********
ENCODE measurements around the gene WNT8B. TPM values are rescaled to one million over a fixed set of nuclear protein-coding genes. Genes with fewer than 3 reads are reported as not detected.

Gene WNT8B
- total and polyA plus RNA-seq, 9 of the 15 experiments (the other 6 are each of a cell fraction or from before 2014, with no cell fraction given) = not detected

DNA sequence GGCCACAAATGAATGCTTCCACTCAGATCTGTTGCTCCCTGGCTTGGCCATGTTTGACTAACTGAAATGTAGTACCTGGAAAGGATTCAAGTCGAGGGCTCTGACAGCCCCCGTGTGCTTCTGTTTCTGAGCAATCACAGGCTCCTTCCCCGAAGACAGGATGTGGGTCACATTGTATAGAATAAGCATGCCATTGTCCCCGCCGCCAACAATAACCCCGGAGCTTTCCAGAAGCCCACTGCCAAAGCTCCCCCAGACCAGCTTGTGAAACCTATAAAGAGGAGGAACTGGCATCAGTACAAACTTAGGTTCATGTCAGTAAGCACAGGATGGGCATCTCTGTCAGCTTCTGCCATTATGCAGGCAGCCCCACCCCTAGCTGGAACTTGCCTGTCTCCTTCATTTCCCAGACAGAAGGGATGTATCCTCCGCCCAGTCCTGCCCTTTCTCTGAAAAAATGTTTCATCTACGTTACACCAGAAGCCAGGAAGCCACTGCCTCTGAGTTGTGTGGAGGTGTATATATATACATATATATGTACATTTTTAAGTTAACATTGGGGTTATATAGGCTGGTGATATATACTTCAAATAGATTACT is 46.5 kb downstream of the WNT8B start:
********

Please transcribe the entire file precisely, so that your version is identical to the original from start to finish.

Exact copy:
ENCODE measurements around the gene WNT8B. TPM values are rescaled to one million over a fixed set of nuclear protein-coding genes. Genes with fewer than 3 reads are reported as not detected.

Gene WNT8B
- total and polyA plus RNA-seq, 9 of the 15 experiments (the other 6 are each of a cell fraction or from before 2014, with no cell fraction given) = not detected

DNA sequence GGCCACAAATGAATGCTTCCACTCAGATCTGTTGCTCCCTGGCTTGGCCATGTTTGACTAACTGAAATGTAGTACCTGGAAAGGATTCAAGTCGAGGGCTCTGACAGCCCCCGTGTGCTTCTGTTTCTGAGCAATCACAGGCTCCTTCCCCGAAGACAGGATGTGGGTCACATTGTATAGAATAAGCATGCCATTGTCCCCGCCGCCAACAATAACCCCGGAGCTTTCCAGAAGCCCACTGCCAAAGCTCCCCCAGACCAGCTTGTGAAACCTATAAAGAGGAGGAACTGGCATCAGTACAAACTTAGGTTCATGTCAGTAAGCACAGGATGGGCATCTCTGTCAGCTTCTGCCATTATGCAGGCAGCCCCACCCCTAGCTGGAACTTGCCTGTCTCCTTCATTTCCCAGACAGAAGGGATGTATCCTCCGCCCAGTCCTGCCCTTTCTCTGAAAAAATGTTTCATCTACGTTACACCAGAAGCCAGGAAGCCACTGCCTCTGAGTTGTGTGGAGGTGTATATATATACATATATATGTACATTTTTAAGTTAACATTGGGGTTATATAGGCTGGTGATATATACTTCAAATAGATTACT is 46.5 kb downstream of the WNT8B start: